Dr. Walter C. Kennedy Home
Buildings: Sarasota History
The property that this home was built on was originally owned by Colonel John Hamilton Gillespie and later sold to Owen Burns in approximately 1910. The Mediterranean Revival-Style house was constructed in 1925 by Harris Pearsall and Owen Burns.
Development during the 1920s brought a new architectural identity to Sarasota. The Spanish Colonial and Mediterranean styles popularized by Henry Flagler in St. Augustine and Addison Mizner in Palm Beach were reflected in major Sarasota architecture.
Inspired by several national exhibitions, the Mediterranean Revival style first gained prominence in California during the late nineteenth and early twentieth centuries. This style was popularized by the Pan-American Exhibition in San Diego in 1915 and the work of transplanted Eastern architect, Bertram Grosvenor Goodhur. Goodhur has previously authored a detailed study of Spanish Colonial architecture. Goodhur wanted to go beyond the then prevalent Mission interpretations and emphasize the richness of Spanish precedents found throughout Latin America. It was adopted by Hollywood stars of the era, its architectural form was popularized in films, and it was used for many building types.
The style became another choice in the stock of borrowed European classicism so popular with American architects at the time. What was known in the 1920s as the "Spanish Boom" incorporated stylistic qualities of Spanish, Colonial, Byzantine, Moorish, Mission and Italianate styles and is generally called Mediterranean Revival or Mediterranean Eclectic. For Florida, the Mediterranean Revival style proved a perfect marketing device for resort communities such as Sarasota, conveying the exotic beauty of the area, while also drawing upon a remote link to the Spanish Colonial heritage.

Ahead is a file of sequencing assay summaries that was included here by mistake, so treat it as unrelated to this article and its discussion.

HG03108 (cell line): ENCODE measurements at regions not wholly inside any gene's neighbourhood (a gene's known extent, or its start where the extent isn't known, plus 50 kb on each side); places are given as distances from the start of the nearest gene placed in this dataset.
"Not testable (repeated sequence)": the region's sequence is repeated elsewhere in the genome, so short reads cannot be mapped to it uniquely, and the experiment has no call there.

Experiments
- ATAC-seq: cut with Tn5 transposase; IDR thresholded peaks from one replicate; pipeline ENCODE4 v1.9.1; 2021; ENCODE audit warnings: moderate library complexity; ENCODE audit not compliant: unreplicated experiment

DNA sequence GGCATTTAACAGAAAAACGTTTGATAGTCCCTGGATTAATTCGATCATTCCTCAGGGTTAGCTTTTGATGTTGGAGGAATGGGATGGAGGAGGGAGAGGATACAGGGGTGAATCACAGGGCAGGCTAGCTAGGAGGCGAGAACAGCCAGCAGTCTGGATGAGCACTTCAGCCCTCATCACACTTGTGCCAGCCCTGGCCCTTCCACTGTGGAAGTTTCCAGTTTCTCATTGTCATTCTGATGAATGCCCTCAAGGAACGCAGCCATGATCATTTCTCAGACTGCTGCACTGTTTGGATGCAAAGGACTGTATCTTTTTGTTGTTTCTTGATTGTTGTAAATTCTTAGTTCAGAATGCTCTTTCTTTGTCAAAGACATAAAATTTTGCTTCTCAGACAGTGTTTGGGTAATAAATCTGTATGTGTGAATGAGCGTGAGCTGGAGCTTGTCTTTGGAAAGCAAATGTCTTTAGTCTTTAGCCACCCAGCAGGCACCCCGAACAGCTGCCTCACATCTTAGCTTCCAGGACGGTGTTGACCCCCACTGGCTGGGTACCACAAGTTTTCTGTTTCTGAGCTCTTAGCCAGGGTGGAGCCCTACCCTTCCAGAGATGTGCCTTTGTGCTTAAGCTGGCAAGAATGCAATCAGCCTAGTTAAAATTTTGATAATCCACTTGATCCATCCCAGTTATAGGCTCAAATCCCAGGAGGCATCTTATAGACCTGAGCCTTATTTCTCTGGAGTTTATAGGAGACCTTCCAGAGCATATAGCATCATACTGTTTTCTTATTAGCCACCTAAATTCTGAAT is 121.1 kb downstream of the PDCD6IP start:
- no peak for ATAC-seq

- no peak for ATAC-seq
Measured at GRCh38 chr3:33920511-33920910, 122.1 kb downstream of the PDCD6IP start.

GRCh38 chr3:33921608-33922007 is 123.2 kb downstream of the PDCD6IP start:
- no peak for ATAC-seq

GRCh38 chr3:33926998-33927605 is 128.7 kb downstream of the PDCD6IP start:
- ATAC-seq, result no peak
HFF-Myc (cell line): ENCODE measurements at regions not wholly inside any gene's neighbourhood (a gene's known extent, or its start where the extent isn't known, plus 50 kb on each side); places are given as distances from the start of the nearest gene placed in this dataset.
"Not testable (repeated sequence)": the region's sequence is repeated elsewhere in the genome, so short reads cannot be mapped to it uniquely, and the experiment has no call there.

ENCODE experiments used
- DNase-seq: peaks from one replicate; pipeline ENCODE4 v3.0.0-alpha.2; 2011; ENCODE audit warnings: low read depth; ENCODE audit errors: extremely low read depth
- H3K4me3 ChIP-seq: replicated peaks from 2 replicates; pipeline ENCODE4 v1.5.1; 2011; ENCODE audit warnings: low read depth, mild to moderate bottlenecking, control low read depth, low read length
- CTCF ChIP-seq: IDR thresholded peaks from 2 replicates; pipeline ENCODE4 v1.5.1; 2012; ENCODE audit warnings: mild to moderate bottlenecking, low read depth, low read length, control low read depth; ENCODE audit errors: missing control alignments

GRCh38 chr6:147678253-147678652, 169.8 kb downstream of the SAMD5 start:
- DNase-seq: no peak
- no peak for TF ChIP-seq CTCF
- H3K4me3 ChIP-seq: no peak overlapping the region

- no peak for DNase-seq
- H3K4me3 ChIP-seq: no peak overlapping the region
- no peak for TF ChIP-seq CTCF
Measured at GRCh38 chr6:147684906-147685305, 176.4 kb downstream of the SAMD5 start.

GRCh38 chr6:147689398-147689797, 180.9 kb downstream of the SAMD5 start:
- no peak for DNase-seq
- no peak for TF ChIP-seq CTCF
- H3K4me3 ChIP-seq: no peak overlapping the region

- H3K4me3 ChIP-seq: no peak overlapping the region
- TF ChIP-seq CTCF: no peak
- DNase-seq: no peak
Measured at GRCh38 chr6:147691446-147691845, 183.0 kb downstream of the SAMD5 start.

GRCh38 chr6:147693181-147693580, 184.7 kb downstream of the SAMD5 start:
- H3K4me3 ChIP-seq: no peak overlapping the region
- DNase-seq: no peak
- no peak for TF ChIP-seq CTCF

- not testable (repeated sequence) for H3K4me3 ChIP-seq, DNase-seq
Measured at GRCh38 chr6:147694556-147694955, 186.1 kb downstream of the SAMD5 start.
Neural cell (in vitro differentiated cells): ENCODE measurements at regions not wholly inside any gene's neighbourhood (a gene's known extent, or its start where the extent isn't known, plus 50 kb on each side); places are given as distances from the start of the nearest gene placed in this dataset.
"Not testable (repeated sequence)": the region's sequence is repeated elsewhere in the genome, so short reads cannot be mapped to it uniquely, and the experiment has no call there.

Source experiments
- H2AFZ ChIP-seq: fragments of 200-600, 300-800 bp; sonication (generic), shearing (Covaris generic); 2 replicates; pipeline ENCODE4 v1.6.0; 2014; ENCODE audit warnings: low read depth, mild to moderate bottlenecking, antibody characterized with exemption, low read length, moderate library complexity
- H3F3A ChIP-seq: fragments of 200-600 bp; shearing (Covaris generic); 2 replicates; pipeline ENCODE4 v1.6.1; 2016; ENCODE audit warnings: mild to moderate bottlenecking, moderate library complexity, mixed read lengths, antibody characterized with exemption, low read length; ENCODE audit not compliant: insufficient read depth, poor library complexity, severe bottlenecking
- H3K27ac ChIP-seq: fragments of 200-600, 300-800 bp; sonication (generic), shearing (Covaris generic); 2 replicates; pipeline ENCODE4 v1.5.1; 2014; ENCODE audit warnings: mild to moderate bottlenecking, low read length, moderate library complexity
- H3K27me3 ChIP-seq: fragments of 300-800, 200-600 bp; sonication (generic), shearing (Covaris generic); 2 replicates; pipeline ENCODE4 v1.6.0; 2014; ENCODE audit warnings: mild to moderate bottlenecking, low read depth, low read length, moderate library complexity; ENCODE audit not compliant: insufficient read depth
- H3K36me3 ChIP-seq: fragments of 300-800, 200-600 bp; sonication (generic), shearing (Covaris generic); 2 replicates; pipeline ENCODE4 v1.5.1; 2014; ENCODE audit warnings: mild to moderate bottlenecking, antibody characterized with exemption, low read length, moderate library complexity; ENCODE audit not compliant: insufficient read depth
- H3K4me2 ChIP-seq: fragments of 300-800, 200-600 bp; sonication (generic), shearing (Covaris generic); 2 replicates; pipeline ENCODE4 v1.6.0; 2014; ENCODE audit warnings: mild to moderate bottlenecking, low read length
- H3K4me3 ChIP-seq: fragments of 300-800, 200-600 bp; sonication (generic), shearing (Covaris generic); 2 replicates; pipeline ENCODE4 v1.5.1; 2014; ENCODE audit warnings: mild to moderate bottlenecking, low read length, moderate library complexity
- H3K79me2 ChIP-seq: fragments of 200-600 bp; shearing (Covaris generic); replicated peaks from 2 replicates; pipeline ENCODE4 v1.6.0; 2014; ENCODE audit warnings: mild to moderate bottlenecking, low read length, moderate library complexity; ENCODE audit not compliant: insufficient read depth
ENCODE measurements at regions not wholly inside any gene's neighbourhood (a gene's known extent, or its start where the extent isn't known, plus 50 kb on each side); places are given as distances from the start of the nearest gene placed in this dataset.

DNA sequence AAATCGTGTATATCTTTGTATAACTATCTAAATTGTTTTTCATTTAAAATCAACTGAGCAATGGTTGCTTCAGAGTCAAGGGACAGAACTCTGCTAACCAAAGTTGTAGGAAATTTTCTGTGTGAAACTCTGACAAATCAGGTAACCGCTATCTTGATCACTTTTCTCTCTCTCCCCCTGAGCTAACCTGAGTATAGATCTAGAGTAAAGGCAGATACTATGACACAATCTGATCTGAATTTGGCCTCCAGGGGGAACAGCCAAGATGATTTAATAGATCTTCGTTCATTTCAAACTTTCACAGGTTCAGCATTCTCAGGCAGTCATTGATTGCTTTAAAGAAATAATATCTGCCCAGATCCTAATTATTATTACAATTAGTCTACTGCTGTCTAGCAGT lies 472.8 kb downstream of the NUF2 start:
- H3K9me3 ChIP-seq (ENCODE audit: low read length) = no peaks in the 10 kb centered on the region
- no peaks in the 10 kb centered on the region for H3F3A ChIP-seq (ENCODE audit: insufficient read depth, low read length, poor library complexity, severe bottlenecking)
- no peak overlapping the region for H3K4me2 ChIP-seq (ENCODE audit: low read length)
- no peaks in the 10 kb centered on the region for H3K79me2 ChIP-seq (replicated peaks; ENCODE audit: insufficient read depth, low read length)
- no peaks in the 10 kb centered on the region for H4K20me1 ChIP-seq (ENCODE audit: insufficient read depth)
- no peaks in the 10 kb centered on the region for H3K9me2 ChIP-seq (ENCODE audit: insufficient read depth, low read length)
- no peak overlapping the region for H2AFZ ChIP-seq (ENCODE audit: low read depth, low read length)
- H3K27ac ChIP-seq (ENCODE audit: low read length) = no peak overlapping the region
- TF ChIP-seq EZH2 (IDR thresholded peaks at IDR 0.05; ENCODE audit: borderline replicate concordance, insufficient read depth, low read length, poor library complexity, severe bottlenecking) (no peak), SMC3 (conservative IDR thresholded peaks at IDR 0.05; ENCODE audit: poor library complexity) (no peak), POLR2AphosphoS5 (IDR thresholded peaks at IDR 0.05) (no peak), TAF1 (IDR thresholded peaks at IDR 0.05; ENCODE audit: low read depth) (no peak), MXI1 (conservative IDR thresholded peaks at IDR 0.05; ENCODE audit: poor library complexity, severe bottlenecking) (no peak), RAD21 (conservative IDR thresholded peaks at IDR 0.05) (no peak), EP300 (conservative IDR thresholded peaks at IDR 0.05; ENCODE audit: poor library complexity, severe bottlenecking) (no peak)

The house has historically been identified through its association with its third second owner, Dr. Walter C. Kennedy.
In 1936, the title holder of the property, John Buckbee, sold the property to Dr. Walter C. Kennedy, an optometrist. Kennedy resided in Sarasota from 1924 until his death in 1978 during which time he was active and recognized for his participation in civic affairs in Sarasota. Born in Chattanooga, Tennessee, Kennedy attended the Needles Institute of Optometry in Kansas City, Missouri. He was a member of the First United Methodist Church, a charter member as well as President, Secretary, and District Governor of District 696 of the Sarasota Rotary Club and was commonly referred to as "Mr. Rotary" and was an honorary life member of the Chamber of Commerce. As chairman of the publicity committee of the Sarasota Livestock Association, Dr. Kennedy was also a progressive cattleman. The pride of his ranch land east of Sarasota near the Ringling Brothers Circus winter quarters was Hercules 102, the prize Charbraise bull.